Given all the change in Boston over the offseason, the team might as well have been engaged in time-based distortion. And though he joined the Celtics last year after Leandro Barbosa was injured, the arrival of Brad Stevens and the changeover from the Doc Rivers regime signaled the true start of Jordan Crawford’s tenure in Boston. In turn, the 2013-14 season has been a continuous appeal to beginnings and transitions. The personnel on hand and the offensive system in place called for him to have the ball in his hands to his heart’s content, with an expectation: Crawford would be the fulcrum of the Celtics offense, but he would in turn be entrusted with running the offense as designed by the coaching staff. To the credit of both Crawford and Stevens, planning and practice begat execution and new career-bests for the fourth-year guard. Listed as a shooting guard on his Basketball-Reference page, Crawford’s performance this year — relative to the baseline he’d established in his previous three seasons — points more toward the profile of a point guard. He’s scoring less on a per-minute basis this year than his career average, but he’s dishing out 2 more assists per 36 minutes (6.7 this year) than in any other season. He’s assisted on an estimated 31% of his team’s field goals when he’s on the court; the list of players with an assist percentage over 30 in 1,000 minutes or more this year includes point guards, Jordan Crawford, and LeBron James. If nothing else, Crawford’s play over the first 39 games of the Stevens tenure in Boston has been a testament to the fluidity of position in relation to skills.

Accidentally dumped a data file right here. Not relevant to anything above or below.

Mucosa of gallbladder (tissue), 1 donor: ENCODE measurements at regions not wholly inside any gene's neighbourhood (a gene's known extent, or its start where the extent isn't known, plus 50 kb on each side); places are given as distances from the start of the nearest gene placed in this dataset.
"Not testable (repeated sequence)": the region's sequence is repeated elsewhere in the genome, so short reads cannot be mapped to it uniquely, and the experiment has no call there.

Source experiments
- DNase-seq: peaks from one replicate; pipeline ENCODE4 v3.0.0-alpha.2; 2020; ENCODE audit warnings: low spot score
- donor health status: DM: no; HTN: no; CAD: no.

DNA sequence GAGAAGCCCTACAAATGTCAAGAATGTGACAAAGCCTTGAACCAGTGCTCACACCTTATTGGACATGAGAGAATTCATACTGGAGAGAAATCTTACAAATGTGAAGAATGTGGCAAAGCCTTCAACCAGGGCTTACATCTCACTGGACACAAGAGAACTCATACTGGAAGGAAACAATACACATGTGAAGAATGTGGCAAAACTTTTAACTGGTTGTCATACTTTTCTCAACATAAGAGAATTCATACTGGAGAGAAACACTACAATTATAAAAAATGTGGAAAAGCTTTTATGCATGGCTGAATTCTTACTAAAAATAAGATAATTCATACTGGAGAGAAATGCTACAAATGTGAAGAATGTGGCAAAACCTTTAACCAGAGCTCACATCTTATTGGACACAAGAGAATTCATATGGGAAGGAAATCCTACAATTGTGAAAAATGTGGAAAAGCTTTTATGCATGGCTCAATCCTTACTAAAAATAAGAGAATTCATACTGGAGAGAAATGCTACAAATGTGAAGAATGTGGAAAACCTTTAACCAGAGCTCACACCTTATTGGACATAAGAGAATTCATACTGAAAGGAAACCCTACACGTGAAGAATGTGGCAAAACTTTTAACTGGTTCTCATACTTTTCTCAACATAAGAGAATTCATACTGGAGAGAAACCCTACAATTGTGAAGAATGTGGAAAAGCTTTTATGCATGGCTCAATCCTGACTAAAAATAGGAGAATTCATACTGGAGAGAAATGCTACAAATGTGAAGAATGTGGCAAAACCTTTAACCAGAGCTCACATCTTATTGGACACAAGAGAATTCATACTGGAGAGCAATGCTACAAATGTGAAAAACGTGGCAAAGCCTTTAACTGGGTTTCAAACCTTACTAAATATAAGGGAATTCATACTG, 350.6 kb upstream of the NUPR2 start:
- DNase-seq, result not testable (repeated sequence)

Now, however, Crawford has the opportunity to ply his trade for a contender — another transition, another beginning. Yet the situation is entirely different. Crawford started 35 games for the Celtics; if he starts a single game for the Warriors, here’s hoping it’s because someone’s resting, because the alternative is a much grimmer scenario, indeed. Instead, he’ll come off the bench for Golden State, whose reserve units could use a boost on offense. Crawford can provide that, undoubtedly, but he’ll likely be asked to provide different parts of his game on different nights. He’s proven the ability to be a fairly adept ball handler and distributor, and that level of skill could make a substantial difference against opposing bench units. He may even see some run with two or three of the starters during spans where Stephen Curry and Andre Iguodala are resting. There are going to be times, however, that Crawford’s also going to go into “Who else is gonna shoot?” mode, especially given the struggles of the Warriors bench to get the ball anywhere close to the basket. Counting on him to find the balance between the two is one route, but consider the alternative: depending on the opponent, the rest situation, and other pertinent factors, Mark Jackson and the Golden State coaching staff make a gut-check decision. They can have distributor Crawford, or they can have chucker Crawford. Whichever choice they make, they let Crawford and his teammates know what they expect of him that night, and they urge him to go full bore. Instead of diluting both of his personas, embrace the dichotomy. Let Jordan Crawford be the bench god of flipping the switch on his abilities, from one mindset to the other with as little in-between as possible. Let him be Janus.